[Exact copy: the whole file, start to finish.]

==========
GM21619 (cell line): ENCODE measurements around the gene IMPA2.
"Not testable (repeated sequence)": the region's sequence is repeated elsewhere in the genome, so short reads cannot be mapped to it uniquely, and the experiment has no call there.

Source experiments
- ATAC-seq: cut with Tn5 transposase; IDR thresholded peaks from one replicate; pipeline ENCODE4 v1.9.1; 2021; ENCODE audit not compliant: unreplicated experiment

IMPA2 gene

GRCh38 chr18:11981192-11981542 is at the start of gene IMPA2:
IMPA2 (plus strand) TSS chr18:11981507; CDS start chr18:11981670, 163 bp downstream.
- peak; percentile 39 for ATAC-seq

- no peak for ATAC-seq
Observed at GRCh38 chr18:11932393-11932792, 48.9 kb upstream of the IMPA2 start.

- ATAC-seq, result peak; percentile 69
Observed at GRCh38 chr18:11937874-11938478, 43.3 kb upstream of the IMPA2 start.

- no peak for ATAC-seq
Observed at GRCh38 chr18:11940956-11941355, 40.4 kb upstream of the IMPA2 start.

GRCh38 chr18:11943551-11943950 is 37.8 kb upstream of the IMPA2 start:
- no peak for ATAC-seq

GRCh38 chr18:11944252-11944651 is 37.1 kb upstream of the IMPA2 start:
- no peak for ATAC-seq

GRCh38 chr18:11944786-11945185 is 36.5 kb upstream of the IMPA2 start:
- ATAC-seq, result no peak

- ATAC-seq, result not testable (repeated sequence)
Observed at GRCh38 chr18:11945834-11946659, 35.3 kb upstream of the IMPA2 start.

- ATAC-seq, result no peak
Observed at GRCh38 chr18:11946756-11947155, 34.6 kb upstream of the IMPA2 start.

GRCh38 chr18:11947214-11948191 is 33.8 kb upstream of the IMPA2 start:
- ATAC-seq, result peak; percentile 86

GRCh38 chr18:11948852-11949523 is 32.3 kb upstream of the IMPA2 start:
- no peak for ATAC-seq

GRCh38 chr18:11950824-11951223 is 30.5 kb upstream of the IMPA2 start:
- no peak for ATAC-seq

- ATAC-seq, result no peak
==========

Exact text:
GM21619 (cell line): ENCODE measurements around the gene IMPA2.
"Not testable (repeated sequence)": the region's sequence is repeated elsewhere in the genome, so short reads cannot be mapped to it uniquely, and the experiment has no call there.

Source experiments
- ATAC-seq: cut with Tn5 transposase; IDR thresholded peaks from one replicate; pipeline ENCODE4 v1.9.1; 2021; ENCODE audit not compliant: unreplicated experiment

IMPA2 gene

GRCh38 chr18:11981192-11981542 is at the start of gene IMPA2:
IMPA2 (plus strand) TSS chr18:11981507; CDS start chr18:11981670, 163 bp downstream.
- peak; percentile 39 for ATAC-seq

- no peak for ATAC-seq
Observed at GRCh38 chr18:11932393-11932792, 48.9 kb upstream of the IMPA2 start.

- ATAC-seq, result peak; percentile 69
Observed at GRCh38 chr18:11937874-11938478, 43.3 kb upstream of the IMPA2 start.

- no peak for ATAC-seq
Observed at GRCh38 chr18:11940956-11941355, 40.4 kb upstream of the IMPA2 start.

GRCh38 chr18:11943551-11943950 is 37.8 kb upstream of the IMPA2 start:
- no peak for ATAC-seq

GRCh38 chr18:11944252-11944651 is 37.1 kb upstream of the IMPA2 start:
- no peak for ATAC-seq

GRCh38 chr18:11944786-11945185 is 36.5 kb upstream of the IMPA2 start:
- ATAC-seq, result no peak

- ATAC-seq, result not testable (repeated sequence)
Observed at GRCh38 chr18:11945834-11946659, 35.3 kb upstream of the IMPA2 start.

- ATAC-seq, result no peak
Observed at GRCh38 chr18:11946756-11947155, 34.6 kb upstream of the IMPA2 start.

GRCh38 chr18:11947214-11948191 is 33.8 kb upstream of the IMPA2 start:
- ATAC-seq, result peak; percentile 86

GRCh38 chr18:11948852-11949523 is 32.3 kb upstream of the IMPA2 start:
- no peak for ATAC-seq

GRCh38 chr18:11950824-11951223 is 30.5 kb upstream of the IMPA2 start:
- no peak for ATAC-seq

- ATAC-seq, result no peak